I love nature. Occasionally on the weekends, I spare sometime for nature walks. It’s always refreshing. Equally, I love to read on matters flora and fauna. So the other day I read something so fascinating, it was about the redwood trees. These trees are unique, totally of their own kind. So special are they, that you will only find them growing in one region on earth; West Coast of America.
The magnificence, strength and size of the redwood trees are a wonder to behold. What with their majestic height; towering giants with tops reaching for the skyline, almost brushing the clouds. You see them stand side by side, close to each other, a grand display of nature’s sense of community and fellowship. Beholding this wonder requires you to take in the amazement detail to detail; it cannot be reduced to a simple ‘glance and pass’ kind of experience. It can only be characterized by long awestruck moments of silent staring.
This redwood forest in West Coast America is host to one of the tallest and oldest tree on earth. This tree was discovered by Armstrong, it stands 308 feet; that’s more than 30 stories! What’s more, it has been alive for the last 1,400 years! I couldn’t help to imagine what was on God’s mind when he was building it! I think the tower of Babel guys should keep calm and take notes at this point.
Some of the trees have burn and char scars, it’s testament of a difficult past. It tells you at one point in time, someone or something wanted to destroy this masterpiece of creation, but didn’t succeed. In fact, some of the trees have huge caverns curved out from their middle, done either by man craving for recreation or building symbols of aesthetic value, or perhaps from gutting forest fires.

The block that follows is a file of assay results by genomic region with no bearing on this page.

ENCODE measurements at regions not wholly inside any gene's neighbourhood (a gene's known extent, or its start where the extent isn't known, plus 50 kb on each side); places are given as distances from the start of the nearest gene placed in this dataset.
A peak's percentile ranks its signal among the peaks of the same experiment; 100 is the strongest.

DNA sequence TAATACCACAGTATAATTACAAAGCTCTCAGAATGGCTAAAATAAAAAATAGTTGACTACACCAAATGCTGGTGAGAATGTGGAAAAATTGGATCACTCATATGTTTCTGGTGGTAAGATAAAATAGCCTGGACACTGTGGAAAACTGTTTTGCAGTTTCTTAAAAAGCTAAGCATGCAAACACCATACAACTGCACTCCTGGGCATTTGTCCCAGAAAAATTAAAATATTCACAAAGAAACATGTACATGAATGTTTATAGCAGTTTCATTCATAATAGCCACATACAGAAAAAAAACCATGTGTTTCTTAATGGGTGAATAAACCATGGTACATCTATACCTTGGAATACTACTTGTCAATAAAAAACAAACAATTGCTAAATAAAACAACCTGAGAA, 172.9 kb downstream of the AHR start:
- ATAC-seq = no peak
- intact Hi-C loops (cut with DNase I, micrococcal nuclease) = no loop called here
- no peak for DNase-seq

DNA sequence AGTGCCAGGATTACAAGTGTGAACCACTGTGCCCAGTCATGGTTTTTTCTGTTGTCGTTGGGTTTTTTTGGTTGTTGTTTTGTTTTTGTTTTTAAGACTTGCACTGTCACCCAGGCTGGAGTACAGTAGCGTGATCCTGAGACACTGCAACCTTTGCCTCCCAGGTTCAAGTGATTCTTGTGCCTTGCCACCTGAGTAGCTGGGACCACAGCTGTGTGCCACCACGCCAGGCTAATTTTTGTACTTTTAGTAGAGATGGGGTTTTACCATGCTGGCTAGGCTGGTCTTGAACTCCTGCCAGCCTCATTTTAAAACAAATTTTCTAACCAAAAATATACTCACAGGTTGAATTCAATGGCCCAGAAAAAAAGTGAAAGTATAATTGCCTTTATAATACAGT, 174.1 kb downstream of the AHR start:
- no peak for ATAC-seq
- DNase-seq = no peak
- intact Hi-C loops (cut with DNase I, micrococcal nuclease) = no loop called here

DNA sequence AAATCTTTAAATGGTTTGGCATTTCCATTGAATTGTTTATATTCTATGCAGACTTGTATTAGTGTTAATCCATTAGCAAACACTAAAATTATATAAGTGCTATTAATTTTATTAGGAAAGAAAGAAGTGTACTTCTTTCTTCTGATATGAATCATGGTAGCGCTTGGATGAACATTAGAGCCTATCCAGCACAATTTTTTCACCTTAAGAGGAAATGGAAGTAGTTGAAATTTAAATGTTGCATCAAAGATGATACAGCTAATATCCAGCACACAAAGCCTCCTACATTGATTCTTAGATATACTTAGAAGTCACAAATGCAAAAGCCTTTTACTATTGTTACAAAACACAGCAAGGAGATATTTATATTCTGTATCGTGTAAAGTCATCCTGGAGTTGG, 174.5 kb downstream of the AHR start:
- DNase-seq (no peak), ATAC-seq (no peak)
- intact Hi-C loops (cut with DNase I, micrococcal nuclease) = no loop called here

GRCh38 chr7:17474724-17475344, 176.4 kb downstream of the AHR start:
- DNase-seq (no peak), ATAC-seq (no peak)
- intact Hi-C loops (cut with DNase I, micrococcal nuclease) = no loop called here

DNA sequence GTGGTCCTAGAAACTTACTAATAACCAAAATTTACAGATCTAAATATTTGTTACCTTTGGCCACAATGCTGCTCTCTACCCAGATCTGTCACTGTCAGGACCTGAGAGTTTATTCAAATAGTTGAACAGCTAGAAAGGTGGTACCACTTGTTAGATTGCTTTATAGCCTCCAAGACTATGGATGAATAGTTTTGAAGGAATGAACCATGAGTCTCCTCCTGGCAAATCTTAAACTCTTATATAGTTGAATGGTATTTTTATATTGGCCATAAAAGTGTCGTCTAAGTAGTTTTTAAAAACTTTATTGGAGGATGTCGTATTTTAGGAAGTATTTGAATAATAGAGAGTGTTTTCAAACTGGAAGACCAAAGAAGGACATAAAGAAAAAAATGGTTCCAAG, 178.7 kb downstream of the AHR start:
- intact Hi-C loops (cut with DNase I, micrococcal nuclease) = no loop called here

But what’s really the secret of the redwood. How does does it achieve great heights (pun intended)? What about the length of years it lives? How does the redwood endure all attempts of destruction? Consider its counterpart; the palm tree. It (palm tree) has a taproot running deep down into the ground, actually as tall as the height of the tree itself. Now here is the shocker, the redwood does not have a taproot. None.That’s why you never see a standalone redwood. Never. They exit in clusters, in groups know as groves. There goes the sense of communal living. It tells you that the redwood does not rely on its own might, it finds strength in togetherness.
We have noted that the redwood tree lacks a taproot, and you could be wondering how it thrives and survives. Unshaken. Here’s is the source of its strength. For every foot in height it grows up, the redwood sends it roots out, thrice that distance. Not down, out! So if a redwood tree is 200 feet, the roots go 600 feet out! When this happens, there’s an intertwining of roots with the other trees in the grove. Years down the line, the roots are completely interwoven, so much so that none of them can fall amidst any tragic circumstance. In fact, it is said that in the event that one of the trees in the grove dies, it can’t fall. Other trees won’t let it fall.
Oh we surely can learn a lot from nature. A whole lot! Nature has a way of bringing us to a point of reflection. How tall are you standing, and for how long? How tall will you grow? What is your lot? Will you last through the hard times?
This is the profound lesson we can learn from redwood and his grove of friends; alone we’re vulnerable and prone to fall, very easily. But together, our lives interwoven and intertwined, we stand strong. We stand well equipped and positioned to wither all manner of storms.
“But blessed is the one who trusts in the Lord, whose confidence is in him. They will be like a tree planted by the water that sends out its roots by the stream. It does not fear when heat comes; its leaves are always green. It has no worries in a year of drought and never fails to bear fruit.” (Jeremiah 17:7-8 KJV)